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Recycling at the farmette

It's a cool day at the farmette - about 8C - and it's supposed to be showery for the duration. I was sooooo happy yesterday to be able to get through and book my vaccine appointment. May 19th at 10:10 a.m. in Hanover. I told my sister Sandy right away, and she booked for herself and her husband. They're in at the same venue at 10:15. YAYAYAYAYAY!

So there's that. I'm also celebrating the fact that I sent out my 400th invoice on Friday. Can't believe it's been nearly eight years since I left my job, set up my business and started freelance writing. Had a bit of a dry spell last year, but going strong again in 2021. I'm so grateful for having made that decision and being able to interview and work with so many talented folks in the agriculture and food industry.

Anyway, onto the real topic, which is recycling. Last weekend, as I was slogging it out with edging the flower beds (a job I HATE), Rob suggested I could collect some of the rocks that are piled up along the edges of the property and use them as a decorative break.

I had already done this on the east side of the toolshed. It just never occurred to me to do it in the back garden. I knew there was a reason I'm keeping him around - clever clogs Scot that he is.

So I got the JD and the cart and started hauling the large, medium and small lovelies from the fence line that divides our property from the one to the west. Had to be careful about ensuring the payload wasn't too heavy, because we had a wee, ahem, mishap a couple of weeks ago when Rob overdid it with the spent litter he hauls to the back of the farmette and got a flat tire as a result. Ok. So he's not perfect. But pretty darn close.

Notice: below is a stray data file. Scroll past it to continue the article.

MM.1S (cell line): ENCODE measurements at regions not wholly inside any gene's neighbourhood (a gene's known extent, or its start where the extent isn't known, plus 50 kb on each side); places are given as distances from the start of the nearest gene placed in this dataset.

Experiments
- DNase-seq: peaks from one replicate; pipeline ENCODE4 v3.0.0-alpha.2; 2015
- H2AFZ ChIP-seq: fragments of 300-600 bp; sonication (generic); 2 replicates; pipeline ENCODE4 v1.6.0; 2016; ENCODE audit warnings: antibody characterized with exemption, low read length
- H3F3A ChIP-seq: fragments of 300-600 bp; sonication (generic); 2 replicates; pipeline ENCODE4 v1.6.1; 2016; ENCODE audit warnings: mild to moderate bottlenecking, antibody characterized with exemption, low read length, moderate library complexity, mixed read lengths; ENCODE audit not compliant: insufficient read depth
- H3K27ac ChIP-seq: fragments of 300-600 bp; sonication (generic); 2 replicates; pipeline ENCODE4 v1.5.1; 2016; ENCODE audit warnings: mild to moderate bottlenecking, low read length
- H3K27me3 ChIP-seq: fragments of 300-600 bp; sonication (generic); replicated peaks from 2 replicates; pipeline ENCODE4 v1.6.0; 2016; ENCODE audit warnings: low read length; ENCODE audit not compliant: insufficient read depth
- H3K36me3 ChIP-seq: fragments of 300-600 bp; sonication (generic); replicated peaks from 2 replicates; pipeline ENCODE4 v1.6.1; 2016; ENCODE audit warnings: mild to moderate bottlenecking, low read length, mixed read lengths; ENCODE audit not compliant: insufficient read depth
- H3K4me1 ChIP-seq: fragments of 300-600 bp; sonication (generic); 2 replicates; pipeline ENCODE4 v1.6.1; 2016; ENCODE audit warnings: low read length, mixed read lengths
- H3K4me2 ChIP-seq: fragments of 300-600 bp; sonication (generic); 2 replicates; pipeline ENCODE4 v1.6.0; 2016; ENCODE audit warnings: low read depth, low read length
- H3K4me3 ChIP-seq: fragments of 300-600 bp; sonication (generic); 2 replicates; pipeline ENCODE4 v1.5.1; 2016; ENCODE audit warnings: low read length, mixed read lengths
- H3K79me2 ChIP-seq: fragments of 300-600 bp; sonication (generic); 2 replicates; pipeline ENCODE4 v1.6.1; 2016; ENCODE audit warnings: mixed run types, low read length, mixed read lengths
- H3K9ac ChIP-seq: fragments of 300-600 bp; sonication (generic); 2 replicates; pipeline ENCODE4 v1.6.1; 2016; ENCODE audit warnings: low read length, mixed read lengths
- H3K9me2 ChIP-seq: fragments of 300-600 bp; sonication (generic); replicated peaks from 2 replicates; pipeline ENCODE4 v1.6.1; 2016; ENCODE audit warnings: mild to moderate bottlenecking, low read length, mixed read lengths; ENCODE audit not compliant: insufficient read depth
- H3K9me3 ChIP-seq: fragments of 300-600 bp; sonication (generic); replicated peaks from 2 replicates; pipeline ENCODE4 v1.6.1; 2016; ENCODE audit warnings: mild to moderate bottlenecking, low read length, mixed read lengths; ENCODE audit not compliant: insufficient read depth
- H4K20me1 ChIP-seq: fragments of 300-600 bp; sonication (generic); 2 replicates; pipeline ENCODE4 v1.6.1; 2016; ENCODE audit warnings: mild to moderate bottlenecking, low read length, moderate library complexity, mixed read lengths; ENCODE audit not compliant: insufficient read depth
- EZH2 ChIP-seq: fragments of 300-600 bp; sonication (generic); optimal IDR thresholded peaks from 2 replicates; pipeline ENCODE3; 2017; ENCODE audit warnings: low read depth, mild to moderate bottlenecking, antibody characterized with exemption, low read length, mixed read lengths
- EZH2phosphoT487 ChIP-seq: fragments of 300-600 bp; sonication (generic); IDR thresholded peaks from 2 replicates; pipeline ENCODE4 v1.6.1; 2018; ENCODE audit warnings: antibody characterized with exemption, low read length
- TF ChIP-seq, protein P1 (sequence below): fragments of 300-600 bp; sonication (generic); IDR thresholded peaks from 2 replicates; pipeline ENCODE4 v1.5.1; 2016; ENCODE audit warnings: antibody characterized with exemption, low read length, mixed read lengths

Anyone who lives in Grey County will recognize the photo above. Almost every farm field has a pile lining its edge. One of the better yielding crops here is rocks.

So here's the result. Cool, eh? I was describing it to a friend the other day and said it's kind of like decorating a la Flintstones. Still, it does look better than it did.

I also hit on the idea of taking some of the massive expanse of vinca (aka periwinkle, aka myrtle, according to my mother) that also borders the west side of the property and transplanting it under the yew hedge on the east side of the house.

A couple of weeks ago I finally tackled the yews that had grown out of control. Seriously considered topiary - maybe a cat or something appropriate - but I'm not that talented.

Instead, I settled for a rather serious trim job which resulted in a big gap of exposed soil under the hedge where nearly nothing would grow. Except vinca. Which can grow just about anywhere and actually likes the shade. So, I took the wheelbarrow and a spade and started digging. While it doesn't look like much right now, hopefully by the fall - when we're all completely vaccinated (!) - it'll be carpeted by the shiny, dark green ground cover.

While I'm looking forward to spending some time and money at the local nurseries, it's nice to know I have some resources right here at the farmette. All they needed was a bit of shifting.

Until next week.


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